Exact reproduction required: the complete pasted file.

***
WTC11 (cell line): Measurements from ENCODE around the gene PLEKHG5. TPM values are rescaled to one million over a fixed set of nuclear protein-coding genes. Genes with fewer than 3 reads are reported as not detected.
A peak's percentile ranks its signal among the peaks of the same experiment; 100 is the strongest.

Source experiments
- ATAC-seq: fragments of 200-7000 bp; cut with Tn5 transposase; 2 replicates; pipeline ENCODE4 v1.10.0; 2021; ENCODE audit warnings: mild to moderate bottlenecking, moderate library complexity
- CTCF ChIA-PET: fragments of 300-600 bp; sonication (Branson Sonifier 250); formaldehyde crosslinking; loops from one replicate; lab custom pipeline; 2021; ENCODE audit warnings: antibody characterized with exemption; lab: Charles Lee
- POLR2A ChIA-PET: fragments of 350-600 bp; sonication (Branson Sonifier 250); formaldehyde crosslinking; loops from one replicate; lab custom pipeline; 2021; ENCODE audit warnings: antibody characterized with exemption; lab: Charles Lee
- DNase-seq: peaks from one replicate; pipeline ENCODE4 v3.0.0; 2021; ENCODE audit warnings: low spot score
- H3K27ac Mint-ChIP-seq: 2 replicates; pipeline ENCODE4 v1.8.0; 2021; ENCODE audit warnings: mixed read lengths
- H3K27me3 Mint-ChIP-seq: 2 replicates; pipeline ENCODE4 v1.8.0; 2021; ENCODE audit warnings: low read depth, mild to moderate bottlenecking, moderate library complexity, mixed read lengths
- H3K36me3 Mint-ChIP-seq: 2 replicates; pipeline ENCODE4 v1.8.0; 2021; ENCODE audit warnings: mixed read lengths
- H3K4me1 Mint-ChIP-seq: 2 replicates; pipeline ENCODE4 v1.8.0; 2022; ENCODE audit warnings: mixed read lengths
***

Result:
WTC11 (cell line): Measurements from ENCODE around the gene PLEKHG5. TPM values are rescaled to one million over a fixed set of nuclear protein-coding genes. Genes with fewer than 3 reads are reported as not detected.
A peak's percentile ranks its signal among the peaks of the same experiment; 100 is the strongest.

Source experiments
- ATAC-seq: fragments of 200-7000 bp; cut with Tn5 transposase; 2 replicates; pipeline ENCODE4 v1.10.0; 2021; ENCODE audit warnings: mild to moderate bottlenecking, moderate library complexity
- CTCF ChIA-PET: fragments of 300-600 bp; sonication (Branson Sonifier 250); formaldehyde crosslinking; loops from one replicate; lab custom pipeline; 2021; ENCODE audit warnings: antibody characterized with exemption; lab: Charles Lee
- POLR2A ChIA-PET: fragments of 350-600 bp; sonication (Branson Sonifier 250); formaldehyde crosslinking; loops from one replicate; lab custom pipeline; 2021; ENCODE audit warnings: antibody characterized with exemption; lab: Charles Lee
- DNase-seq: peaks from one replicate; pipeline ENCODE4 v3.0.0; 2021; ENCODE audit warnings: low spot score
- H3K27ac Mint-ChIP-seq: 2 replicates; pipeline ENCODE4 v1.8.0; 2021; ENCODE audit warnings: mixed read lengths
- H3K27me3 Mint-ChIP-seq: 2 replicates; pipeline ENCODE4 v1.8.0; 2021; ENCODE audit warnings: low read depth, mild to moderate bottlenecking, moderate library complexity, mixed read lengths
- H3K36me3 Mint-ChIP-seq: 2 replicates; pipeline ENCODE4 v1.8.0; 2021; ENCODE audit warnings: mixed read lengths
- H3K4me1 Mint-ChIP-seq: 2 replicates; pipeline ENCODE4 v1.8.0; 2022; ENCODE audit warnings: mixed read lengths